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What are some possible problems that used microscopes have?

Found in: Maintenance

Unless you have worked with microscopes yourself and unless you know what you are doing, I would not buy them second hand.

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Maybe you know a trustworthy second hand dealer, in this case I would also take second hand microscopes into consideration. There are simply too many things that can go wrong, even if the quality of the second hand microscope is otherwise quite good. Be aware that a quality second hand microscope from well-known manufacturers can be obtained for a fairly low price. If well maintained, these microscopes may provide greater value (and more spare parts) than new no-name devices, which may be more expensive. Still, without advice you run the risk of buying a microscope with objectives that are not appropriate for you, or microscopes that are not operating reliably. There is no way to see from a picture if the objectives are intact, if there is no stage drift and if the gear operate smoothly.

Hospitals and research institutions sometimes sell useful used microscopes, but these may be equipped with specialized optics, which can push the price up. Unlike consumer products, which come out of the box, microscopes are commonly assembled according to the research needs and second hand microscopes may have a combination of (expensive) parts that are required for a specific research or medical task, but which may not be necessary or suitable for enthusiast microscopists or for educational use.

Also do not buy microscopes from people who do not know much about them. Non experts are not able to assess the quality of a microscope and are not able to give a reliable account on the operation of the device. I have seen horribly over-priced used microscopes on Online auction websites. Some of them were in a very bad condition and it was clear that the seller did not know how to assess the quality of the microscope (or its true value).

If you do choose to buy second hand microscopes, keep the following check list in mind. Again, not all of these points can be seen by looking only at a picture.

Here are some problems that can be expected from older microscopes:

  • Inappropriate objectives: Some research microscopes are equipped with special purpose objectives, which can be expensive, but which may not be suitable for general-purpose microscopy work.
  • Smoothness of operation: Are all mechanical parts operating lightly and smoothly? Knobs which are difficult to turn are a clear sign that the oil in the gearing system has become solid and that the microscope needs to be cleaned and re-oiled. Over the years the lubrication oil in the gears accumulates dust, which causes it to solidify. Some natural lubrication oils also solidify over time. Do not force turn the knobs, as this might damage the gears.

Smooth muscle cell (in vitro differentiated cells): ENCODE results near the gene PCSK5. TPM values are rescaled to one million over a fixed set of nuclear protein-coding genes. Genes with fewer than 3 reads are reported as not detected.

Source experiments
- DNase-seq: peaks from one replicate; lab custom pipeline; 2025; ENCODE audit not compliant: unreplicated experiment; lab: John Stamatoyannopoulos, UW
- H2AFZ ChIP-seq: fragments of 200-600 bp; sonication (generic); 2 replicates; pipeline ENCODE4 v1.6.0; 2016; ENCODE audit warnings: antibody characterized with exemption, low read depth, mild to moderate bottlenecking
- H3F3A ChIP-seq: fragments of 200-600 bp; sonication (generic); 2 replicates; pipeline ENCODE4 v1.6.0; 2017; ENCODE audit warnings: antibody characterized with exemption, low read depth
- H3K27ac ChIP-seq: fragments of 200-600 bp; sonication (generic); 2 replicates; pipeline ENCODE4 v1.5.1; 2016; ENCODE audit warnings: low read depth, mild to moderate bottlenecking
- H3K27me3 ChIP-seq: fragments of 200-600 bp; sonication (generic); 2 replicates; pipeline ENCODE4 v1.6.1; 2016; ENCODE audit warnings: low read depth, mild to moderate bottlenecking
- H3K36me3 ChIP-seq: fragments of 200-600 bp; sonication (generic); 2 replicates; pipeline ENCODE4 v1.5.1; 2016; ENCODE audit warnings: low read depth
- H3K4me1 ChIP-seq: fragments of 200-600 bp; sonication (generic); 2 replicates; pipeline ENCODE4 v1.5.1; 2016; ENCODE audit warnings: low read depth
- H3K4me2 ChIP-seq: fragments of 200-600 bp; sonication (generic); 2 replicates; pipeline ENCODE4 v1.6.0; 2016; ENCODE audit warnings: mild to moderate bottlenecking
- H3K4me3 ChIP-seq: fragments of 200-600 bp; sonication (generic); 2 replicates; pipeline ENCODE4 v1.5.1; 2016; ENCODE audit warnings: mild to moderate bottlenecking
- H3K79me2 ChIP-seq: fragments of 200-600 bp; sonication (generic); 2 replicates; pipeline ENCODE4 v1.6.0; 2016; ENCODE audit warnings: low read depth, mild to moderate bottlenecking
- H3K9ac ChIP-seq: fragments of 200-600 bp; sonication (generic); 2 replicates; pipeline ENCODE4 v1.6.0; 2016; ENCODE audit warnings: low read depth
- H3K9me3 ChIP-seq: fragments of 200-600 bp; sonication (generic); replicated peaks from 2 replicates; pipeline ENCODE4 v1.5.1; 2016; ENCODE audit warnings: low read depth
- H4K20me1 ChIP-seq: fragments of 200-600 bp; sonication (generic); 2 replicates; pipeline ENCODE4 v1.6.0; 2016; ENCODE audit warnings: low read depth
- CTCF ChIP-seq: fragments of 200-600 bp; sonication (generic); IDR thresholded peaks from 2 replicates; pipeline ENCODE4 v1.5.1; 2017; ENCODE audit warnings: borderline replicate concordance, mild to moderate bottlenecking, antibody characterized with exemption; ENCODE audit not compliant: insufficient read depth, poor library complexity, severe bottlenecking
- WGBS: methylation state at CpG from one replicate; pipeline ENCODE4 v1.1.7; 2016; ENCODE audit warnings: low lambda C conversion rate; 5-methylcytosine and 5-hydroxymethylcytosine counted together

• Stage drift: Older microscopes may show stage drift. In this case the stage does not stay where it is, but is pulled down by gravity. it is then impossible to focus the microscope, because the focus is lost immediately again. The gears need to be tightened in this case (servicing costs). If not repaired, microscopes that show a stage drift are completely useless.
  • Delamination of objectives: In older objectives, some of the lens elements may become unstuck from each other. The kit holding gluing together different lens elements becomes loose. Air bubbles start to appear between the lenses of the objective. these can only be seen when looking through the objective from the inside out (the objective has to be unscrewed from the revolving nose piece). Delamination will reduce contrast and image quality, and is a sign that the microscope is older. The is nothing that you can do about this. Delaminated objectives may still be usable, but there is some reduction in resolution.
  • Fungal growth: Microscopes which have been used in tropical areas may show fungal growth on the optical surfaces. Some of these may be in parts which are not directly reachable. This is the reason, why some manufacturers produce optics with an anti-fungal coating on the glass surfaces.
  • Loss of coatings: Te optical surfaces of the microscope are coated to prevent light reflection and to increase contrast. The use of improper cleaning solvents might remove the coating.
  • Dirty objectives: I have seen objectives which were covered with solidified mounting medium.
  • Loss of lens coatings: This is due to improper cleaning technique and the use of the wrong cleaning solutions.
  • Bad general appearance: microscopes which shows sign of external damage could have been dropped. There is the possibility that there are other problems as well.
  • Cracks and other mechanical defects: This can include broken off teeth of the gearing, cracks due to drops, etc.
  • Cracked objectives: Take care that the objectives are clean and not cracked. Unscrew the objectives and look through the objective from the back side. Cracks then become visible.

Checklist for buying used microscopes

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